Except for the 1967-'69 427SS the words SS means bucket seats, not suspension or motor upgrades. SS only buys you chrome trim not performance. As such look to the station wagon or Police car suspension parts if you want to upgrade to a heavier duty than stock.
The F-40 option after 1969 when ordered with a new Impala bought you HD suspension: consisting of a stiffer spring rate stiffer valved shocks and sway bars comparable to what was included on police cars before that time. On a Chevelle SS or a Camaro SS (includes same parts as used on the Nova SS) the suspension upgrade that was part of the SS package was listed as F-41. However you could still add to it by ordering the F-40 HD suspension upgrade on top of the F-41 to double down on the suspension upgrades to the point were a lot of people took them to the track with just the factory installed parts (think TransAm road racing).
There probably are not a lot of early sixties police cars left in bone yard but I would consider looking for one if you want to upgrade your suspension parts. You can of course buy new springs wound out of the same size wire as used back then for police work, it is just a matter of looking in the catalogs. It would be much easier however to talk to a sales engineer at Eaton or Moog to talk with him about your desired handling goals and ride height. You can also buy today better shocks than were offered back in the day. The aftermarket offers sway bars that are bigger and better than the factory originals as well. Check out Hotchkiss or Affco catalogs to see what is available.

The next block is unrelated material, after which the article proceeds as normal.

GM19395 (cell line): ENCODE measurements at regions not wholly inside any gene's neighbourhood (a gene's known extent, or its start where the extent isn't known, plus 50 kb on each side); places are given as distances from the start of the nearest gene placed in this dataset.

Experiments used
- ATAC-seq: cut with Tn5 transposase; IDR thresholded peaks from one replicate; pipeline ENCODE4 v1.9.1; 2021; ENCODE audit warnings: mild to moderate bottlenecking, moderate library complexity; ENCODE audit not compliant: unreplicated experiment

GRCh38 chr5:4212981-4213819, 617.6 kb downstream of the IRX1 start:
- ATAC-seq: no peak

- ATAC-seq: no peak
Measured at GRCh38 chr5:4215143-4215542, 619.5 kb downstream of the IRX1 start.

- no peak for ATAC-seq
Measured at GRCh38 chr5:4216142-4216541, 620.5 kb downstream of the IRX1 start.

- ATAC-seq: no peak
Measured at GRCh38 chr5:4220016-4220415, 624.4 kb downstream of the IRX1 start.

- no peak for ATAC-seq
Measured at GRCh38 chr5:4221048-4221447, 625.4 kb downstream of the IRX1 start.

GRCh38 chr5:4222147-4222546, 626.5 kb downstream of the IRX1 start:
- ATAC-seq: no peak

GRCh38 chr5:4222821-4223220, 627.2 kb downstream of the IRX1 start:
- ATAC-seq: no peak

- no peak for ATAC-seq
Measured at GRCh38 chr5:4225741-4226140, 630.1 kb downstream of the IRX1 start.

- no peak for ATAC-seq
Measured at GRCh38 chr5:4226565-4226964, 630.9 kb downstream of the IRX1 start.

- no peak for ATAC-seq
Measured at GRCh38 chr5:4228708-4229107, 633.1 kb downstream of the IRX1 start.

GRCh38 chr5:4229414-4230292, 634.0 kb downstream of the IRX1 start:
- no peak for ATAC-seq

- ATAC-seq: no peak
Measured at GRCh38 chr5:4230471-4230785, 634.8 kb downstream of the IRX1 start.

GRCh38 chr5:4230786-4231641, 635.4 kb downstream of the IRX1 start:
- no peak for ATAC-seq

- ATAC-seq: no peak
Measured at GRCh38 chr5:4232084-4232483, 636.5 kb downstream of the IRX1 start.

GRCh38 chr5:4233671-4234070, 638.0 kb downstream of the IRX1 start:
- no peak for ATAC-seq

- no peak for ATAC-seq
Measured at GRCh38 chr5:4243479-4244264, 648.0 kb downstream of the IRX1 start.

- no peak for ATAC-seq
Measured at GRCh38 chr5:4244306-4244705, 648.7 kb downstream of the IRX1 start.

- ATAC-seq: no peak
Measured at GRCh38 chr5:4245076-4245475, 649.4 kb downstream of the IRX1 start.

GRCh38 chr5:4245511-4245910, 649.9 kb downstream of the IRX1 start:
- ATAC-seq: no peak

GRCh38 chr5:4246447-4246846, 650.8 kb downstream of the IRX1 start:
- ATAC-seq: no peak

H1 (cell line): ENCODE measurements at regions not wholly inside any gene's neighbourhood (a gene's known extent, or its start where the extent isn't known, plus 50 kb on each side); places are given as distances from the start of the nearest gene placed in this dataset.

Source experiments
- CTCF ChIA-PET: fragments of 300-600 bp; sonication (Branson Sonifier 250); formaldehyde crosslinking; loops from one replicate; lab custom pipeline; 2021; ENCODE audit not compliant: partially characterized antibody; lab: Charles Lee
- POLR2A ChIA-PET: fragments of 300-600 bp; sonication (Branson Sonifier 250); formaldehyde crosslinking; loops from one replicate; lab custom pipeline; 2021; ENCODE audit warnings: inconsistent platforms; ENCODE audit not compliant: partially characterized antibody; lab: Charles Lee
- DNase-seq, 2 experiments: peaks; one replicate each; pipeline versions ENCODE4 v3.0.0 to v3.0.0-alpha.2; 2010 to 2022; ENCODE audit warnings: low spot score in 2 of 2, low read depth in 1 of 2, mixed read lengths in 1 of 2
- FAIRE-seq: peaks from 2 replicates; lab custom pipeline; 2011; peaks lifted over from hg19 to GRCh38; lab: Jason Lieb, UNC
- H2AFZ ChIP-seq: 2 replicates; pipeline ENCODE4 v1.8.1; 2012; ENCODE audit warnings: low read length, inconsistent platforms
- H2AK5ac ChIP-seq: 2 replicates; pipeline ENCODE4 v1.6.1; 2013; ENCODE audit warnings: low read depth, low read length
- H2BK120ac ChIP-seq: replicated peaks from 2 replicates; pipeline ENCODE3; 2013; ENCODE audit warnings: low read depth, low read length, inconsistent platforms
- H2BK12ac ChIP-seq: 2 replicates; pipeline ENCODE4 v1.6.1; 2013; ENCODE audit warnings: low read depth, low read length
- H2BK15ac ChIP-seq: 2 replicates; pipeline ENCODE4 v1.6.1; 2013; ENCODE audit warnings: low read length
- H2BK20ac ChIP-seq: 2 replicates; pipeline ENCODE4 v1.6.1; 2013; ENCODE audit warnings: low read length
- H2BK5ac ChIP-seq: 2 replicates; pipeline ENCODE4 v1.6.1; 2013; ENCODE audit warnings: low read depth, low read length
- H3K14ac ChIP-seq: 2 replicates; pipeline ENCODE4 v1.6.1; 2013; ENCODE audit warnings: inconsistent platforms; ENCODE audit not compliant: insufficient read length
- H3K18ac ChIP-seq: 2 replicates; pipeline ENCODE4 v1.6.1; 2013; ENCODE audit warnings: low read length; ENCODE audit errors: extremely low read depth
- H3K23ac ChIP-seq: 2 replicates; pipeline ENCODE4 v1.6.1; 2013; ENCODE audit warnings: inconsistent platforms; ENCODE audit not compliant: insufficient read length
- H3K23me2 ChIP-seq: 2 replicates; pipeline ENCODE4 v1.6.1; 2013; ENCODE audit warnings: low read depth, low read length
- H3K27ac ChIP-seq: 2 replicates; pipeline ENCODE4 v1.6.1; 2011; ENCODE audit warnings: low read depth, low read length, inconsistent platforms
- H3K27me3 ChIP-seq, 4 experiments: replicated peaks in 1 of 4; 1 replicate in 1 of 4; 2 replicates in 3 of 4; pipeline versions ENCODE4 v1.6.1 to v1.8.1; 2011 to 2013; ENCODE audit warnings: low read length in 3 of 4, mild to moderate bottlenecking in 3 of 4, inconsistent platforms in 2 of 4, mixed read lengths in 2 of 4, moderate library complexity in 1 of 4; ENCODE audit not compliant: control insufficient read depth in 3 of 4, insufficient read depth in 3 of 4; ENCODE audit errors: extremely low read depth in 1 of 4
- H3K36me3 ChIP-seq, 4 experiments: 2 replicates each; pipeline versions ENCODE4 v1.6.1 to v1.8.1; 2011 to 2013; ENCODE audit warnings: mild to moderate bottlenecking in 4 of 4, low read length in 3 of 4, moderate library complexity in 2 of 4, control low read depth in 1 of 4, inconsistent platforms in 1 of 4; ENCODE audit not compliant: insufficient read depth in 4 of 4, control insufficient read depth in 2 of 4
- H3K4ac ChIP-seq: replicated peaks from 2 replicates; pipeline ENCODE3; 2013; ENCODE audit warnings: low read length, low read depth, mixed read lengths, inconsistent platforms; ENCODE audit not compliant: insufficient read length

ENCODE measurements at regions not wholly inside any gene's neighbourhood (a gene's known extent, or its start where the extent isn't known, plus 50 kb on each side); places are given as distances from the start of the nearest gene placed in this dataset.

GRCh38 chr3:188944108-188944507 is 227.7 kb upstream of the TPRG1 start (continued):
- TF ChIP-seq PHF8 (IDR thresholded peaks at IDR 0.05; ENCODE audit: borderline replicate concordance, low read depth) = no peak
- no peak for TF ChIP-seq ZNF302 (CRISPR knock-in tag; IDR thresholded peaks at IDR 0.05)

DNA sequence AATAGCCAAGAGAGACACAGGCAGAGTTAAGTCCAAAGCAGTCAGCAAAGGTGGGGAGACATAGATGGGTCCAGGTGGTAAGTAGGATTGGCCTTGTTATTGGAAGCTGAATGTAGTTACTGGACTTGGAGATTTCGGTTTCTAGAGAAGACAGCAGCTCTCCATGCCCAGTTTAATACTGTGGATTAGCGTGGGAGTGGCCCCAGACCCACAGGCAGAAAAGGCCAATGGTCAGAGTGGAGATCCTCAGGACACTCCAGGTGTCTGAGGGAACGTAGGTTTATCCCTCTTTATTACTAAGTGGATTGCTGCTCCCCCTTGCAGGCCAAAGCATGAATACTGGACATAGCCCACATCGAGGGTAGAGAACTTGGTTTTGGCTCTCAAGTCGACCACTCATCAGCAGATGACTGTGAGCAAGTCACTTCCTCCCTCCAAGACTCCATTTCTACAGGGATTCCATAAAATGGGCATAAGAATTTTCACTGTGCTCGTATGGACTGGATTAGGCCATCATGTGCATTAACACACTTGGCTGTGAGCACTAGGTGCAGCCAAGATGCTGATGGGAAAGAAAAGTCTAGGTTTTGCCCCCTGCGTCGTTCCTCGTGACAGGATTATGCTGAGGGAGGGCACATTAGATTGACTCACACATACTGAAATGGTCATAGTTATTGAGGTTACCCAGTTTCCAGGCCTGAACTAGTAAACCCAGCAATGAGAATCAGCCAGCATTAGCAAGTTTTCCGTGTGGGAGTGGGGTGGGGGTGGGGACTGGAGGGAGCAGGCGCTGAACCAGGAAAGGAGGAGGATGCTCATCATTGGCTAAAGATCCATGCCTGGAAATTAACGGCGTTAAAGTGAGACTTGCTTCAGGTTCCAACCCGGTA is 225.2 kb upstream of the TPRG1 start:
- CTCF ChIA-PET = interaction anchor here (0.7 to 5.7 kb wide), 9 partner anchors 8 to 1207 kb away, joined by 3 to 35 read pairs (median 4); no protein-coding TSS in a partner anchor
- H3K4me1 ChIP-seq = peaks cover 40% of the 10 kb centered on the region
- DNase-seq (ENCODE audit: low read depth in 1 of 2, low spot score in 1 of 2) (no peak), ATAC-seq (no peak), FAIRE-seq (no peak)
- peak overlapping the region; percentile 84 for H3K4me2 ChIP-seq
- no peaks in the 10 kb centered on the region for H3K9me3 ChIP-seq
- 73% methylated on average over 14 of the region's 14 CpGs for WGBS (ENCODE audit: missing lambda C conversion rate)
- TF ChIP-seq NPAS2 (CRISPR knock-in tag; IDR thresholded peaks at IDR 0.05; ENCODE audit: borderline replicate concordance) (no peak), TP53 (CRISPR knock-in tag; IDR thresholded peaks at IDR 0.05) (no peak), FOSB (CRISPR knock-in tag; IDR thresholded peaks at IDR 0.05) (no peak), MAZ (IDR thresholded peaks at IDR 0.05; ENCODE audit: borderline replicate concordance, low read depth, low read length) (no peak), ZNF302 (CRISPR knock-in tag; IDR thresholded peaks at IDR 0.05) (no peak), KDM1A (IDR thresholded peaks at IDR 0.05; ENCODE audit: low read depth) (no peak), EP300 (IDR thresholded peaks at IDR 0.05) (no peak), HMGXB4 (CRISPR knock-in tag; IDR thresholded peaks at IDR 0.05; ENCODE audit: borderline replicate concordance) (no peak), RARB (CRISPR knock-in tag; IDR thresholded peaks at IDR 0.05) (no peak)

Keep in mind your car today is sitting an inch and half to two inches lower now than it did when new (Spring Sag). As such keep that in mind when ordering new springs, as it will rise up at least two inches when installed if you specify stock ride height. To lower it more than what you have now you would choose a lowering spring (generally two inches lower) and add to that a two inch lowering steering knuckle (where the spindle height is raised two inches higher on the steering knuckle to lower the car two inches).
The sales engineer is going to want to know what your car weight is so it has to be measured using a truck scale (accurate to twenty pounds) or trying to get the true four corner weight using portable scales. Your friendly DOT police officer has a set of scales in his trunk if you can bribe him with donuts and coffee at four in the morning to set them up for you in the parking lot of the closest chicken coup to your house. Also if you live in the south there will be in some industrial warehouse in your town a Roundy-round racer that has a set of four corner scales that might help you. Best way to find them is to cruise the warehouse districts in the evening as they work after hours on their circle track race car replacing sheet metal and freshening or adjusting the power train and suspension for there next demolishing derby.